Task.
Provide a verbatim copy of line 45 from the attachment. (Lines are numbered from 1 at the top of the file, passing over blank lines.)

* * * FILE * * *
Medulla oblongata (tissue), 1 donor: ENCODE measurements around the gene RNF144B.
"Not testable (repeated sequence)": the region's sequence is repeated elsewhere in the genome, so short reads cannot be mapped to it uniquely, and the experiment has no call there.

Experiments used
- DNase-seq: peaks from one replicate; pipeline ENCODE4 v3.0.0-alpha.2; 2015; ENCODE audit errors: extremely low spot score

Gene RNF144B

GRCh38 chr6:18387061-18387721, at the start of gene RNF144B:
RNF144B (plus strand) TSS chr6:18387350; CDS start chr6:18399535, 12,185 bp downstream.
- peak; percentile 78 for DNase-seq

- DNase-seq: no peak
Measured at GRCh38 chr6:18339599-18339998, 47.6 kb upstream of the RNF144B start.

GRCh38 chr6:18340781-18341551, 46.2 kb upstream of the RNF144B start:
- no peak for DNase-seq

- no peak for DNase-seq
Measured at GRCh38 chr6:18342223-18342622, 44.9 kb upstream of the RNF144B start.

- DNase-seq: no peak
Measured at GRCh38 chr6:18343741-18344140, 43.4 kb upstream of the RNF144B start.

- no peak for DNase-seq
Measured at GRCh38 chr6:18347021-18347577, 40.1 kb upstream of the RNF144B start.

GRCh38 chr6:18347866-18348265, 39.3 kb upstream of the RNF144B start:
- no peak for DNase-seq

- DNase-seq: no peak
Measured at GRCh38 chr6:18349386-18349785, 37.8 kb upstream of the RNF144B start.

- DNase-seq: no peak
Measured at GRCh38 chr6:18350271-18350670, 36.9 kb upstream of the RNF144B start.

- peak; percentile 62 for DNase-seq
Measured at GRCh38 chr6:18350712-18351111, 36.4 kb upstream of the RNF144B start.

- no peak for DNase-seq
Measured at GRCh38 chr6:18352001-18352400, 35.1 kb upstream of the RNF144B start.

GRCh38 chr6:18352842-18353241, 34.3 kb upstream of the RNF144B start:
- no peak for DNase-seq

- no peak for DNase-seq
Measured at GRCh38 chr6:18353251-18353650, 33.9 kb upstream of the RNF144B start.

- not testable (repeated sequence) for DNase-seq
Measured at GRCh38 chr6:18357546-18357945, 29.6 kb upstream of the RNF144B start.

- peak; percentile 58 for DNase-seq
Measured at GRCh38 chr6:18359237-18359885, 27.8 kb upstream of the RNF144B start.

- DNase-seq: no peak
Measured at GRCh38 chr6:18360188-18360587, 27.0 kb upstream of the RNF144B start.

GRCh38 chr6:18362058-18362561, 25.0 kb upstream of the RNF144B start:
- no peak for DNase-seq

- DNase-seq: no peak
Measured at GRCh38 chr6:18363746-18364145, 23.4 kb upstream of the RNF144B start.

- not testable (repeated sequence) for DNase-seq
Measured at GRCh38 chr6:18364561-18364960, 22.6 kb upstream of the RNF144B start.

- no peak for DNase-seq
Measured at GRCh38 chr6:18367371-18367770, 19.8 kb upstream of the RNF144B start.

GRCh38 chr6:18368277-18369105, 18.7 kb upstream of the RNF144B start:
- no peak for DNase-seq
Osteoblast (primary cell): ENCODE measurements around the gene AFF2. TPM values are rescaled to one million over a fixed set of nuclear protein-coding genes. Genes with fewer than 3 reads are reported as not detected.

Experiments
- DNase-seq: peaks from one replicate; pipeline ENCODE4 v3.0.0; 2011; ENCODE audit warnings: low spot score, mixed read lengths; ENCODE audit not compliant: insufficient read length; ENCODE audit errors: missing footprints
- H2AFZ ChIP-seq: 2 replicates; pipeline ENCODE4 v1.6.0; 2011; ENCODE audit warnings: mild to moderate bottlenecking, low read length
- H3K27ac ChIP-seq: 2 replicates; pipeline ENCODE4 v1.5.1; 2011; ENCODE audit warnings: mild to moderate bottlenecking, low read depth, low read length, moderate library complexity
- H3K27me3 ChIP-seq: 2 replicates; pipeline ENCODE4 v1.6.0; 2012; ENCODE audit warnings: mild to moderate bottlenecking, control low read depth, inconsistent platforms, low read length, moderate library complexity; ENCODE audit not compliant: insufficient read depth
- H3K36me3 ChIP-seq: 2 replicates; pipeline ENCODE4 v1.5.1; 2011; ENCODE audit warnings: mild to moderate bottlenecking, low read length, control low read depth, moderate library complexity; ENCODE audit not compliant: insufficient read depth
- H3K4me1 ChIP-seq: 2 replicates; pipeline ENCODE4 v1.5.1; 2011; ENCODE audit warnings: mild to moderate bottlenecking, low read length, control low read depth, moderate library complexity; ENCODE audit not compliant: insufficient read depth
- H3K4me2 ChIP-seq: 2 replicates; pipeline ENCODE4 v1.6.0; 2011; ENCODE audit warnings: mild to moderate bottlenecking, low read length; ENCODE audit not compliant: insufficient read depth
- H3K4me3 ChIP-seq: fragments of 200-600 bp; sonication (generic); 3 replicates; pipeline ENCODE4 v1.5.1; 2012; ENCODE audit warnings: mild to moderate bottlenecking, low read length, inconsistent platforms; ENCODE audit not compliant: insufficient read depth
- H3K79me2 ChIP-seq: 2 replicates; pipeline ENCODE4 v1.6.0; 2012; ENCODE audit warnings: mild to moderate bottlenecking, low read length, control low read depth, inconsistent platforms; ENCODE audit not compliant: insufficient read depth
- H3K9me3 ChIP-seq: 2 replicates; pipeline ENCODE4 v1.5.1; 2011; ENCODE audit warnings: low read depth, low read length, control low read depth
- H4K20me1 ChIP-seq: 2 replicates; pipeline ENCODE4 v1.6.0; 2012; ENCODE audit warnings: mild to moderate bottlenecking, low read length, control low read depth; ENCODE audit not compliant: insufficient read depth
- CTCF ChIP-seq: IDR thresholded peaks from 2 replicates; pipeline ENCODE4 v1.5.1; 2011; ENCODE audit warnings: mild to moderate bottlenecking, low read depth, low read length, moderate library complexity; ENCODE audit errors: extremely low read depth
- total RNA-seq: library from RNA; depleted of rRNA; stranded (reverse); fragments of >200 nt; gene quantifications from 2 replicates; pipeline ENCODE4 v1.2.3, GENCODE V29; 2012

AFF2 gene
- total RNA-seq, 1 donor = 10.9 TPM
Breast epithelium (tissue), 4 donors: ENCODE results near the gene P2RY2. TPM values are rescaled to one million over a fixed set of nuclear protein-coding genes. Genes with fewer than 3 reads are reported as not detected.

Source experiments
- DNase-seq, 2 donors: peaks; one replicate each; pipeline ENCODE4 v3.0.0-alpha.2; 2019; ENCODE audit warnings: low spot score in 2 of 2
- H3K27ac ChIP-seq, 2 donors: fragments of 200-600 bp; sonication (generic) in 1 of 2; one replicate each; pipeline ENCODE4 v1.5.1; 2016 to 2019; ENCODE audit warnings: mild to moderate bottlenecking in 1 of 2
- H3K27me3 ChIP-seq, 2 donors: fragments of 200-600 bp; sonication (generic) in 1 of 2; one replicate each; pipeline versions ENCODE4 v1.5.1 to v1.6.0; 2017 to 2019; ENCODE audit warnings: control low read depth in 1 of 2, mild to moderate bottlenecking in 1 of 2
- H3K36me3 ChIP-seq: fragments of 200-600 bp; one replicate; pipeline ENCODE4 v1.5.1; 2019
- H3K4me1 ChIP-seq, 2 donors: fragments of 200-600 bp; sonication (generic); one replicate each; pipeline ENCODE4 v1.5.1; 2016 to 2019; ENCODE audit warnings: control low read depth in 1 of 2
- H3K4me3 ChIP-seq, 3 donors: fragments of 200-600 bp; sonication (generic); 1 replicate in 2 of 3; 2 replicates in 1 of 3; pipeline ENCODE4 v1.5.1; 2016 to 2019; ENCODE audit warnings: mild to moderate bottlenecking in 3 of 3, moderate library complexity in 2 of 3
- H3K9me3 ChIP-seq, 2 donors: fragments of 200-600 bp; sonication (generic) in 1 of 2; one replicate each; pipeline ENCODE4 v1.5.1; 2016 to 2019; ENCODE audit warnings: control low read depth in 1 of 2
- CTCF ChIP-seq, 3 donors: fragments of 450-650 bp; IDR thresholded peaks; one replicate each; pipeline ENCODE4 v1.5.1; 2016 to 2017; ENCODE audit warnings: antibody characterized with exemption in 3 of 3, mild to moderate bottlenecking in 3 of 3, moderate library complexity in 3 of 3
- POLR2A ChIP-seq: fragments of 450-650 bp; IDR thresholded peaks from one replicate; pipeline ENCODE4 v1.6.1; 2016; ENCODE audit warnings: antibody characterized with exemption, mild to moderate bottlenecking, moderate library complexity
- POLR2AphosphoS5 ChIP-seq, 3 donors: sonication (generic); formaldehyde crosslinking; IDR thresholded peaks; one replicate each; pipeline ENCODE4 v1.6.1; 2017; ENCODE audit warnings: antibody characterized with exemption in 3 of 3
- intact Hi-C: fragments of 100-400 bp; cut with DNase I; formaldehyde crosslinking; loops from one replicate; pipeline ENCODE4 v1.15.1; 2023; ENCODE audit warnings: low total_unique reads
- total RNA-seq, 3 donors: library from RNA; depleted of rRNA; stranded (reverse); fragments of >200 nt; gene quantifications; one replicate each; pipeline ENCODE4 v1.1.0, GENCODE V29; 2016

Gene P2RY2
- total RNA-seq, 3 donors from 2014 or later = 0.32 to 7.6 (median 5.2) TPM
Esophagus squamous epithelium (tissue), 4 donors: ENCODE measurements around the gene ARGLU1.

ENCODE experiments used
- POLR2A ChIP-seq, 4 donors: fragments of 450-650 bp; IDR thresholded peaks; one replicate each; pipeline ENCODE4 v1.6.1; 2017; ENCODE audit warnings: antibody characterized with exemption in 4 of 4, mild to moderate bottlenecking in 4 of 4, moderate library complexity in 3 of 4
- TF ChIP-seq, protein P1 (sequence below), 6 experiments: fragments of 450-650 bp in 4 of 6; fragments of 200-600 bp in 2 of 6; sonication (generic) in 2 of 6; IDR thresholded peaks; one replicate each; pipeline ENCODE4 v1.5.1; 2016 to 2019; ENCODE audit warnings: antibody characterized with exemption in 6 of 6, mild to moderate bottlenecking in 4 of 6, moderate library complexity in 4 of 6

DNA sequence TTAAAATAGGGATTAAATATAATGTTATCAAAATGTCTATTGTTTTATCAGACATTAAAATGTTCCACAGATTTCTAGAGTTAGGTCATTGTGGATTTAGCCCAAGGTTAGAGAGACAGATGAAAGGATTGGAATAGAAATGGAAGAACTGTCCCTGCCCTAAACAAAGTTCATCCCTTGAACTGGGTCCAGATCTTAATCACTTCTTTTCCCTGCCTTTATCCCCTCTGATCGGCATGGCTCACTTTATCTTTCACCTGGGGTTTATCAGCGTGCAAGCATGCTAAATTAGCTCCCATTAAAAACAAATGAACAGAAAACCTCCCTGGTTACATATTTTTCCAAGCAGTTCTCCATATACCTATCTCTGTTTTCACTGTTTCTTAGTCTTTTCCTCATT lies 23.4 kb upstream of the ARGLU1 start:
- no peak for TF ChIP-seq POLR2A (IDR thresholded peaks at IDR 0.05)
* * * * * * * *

- no peak for DNase-seq